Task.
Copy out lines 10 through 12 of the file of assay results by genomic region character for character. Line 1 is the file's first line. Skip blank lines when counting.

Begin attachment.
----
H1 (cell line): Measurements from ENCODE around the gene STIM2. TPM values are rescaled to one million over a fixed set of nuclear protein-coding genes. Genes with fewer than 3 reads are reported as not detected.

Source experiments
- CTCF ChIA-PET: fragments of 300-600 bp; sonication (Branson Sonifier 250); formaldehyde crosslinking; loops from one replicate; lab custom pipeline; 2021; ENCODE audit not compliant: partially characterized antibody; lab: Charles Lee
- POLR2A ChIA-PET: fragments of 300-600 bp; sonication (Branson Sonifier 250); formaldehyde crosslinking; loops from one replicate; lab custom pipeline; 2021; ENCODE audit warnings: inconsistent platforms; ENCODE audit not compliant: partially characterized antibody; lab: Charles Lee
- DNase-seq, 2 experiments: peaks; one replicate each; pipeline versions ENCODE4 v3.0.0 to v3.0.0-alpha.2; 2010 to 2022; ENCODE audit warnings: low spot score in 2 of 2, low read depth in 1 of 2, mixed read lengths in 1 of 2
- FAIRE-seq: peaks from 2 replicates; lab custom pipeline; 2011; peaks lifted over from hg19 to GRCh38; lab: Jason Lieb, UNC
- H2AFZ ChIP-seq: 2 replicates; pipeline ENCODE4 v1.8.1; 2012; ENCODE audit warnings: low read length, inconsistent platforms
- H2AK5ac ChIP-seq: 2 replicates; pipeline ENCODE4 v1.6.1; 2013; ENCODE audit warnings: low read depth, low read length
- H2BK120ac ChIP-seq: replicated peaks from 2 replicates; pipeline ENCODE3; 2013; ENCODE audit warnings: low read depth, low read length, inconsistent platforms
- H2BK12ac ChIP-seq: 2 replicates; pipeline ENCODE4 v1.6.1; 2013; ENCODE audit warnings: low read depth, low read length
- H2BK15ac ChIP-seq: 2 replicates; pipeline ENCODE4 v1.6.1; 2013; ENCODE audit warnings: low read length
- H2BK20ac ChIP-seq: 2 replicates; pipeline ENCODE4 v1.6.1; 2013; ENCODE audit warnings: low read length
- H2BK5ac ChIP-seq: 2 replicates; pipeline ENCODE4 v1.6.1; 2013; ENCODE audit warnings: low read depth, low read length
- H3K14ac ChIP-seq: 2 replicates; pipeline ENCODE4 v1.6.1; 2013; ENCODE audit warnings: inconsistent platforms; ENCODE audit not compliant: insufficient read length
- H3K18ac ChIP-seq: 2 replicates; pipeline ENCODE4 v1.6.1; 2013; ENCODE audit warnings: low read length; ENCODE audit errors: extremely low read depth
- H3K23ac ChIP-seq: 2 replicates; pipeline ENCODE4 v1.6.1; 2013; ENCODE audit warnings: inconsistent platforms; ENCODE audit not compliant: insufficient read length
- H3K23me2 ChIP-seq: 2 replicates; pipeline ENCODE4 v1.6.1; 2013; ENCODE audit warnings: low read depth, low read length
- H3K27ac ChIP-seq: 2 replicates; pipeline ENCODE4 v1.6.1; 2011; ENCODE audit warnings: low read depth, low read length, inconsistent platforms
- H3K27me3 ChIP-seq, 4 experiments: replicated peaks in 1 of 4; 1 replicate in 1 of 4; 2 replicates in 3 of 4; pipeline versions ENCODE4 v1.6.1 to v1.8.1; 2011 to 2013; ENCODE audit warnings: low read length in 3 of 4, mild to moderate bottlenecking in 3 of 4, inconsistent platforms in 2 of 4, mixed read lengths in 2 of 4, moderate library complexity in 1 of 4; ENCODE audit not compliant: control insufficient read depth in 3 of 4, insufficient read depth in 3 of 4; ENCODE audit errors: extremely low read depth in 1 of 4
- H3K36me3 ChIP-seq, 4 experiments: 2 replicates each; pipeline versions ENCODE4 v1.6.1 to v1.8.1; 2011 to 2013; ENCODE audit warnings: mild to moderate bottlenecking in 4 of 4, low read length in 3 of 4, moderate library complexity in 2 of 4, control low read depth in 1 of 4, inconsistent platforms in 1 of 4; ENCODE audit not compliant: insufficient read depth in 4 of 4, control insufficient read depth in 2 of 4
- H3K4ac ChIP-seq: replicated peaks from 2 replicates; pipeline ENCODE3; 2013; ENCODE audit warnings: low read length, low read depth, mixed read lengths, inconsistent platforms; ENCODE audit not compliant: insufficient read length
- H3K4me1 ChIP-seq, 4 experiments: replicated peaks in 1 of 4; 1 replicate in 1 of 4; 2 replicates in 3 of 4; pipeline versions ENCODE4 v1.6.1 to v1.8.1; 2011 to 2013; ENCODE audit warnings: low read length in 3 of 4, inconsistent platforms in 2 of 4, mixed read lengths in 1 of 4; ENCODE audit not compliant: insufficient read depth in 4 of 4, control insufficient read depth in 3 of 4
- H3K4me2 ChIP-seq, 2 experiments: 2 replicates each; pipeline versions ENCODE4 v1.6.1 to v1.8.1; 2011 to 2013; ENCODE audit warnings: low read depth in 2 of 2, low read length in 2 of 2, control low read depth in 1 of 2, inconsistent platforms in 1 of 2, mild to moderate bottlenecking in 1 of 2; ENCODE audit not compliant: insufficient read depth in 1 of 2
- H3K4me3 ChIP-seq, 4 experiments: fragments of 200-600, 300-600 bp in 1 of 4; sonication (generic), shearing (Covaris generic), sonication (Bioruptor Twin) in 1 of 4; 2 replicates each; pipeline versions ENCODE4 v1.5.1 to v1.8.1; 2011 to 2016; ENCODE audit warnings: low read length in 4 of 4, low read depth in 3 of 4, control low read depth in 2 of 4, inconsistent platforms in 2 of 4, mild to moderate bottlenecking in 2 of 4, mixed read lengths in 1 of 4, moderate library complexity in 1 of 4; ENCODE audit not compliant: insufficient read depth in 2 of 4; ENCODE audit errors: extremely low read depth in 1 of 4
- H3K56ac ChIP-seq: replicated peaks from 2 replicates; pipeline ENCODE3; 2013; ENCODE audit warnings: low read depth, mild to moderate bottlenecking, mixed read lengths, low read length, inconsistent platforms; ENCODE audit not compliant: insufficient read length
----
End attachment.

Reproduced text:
- H2BK12ac ChIP-seq: 2 replicates; pipeline ENCODE4 v1.6.1; 2013; ENCODE audit warnings: low read depth, low read length
- H2BK15ac ChIP-seq: 2 replicates; pipeline ENCODE4 v1.6.1; 2013; ENCODE audit warnings: low read length
- H2BK20ac ChIP-seq: 2 replicates; pipeline ENCODE4 v1.6.1; 2013; ENCODE audit warnings: low read length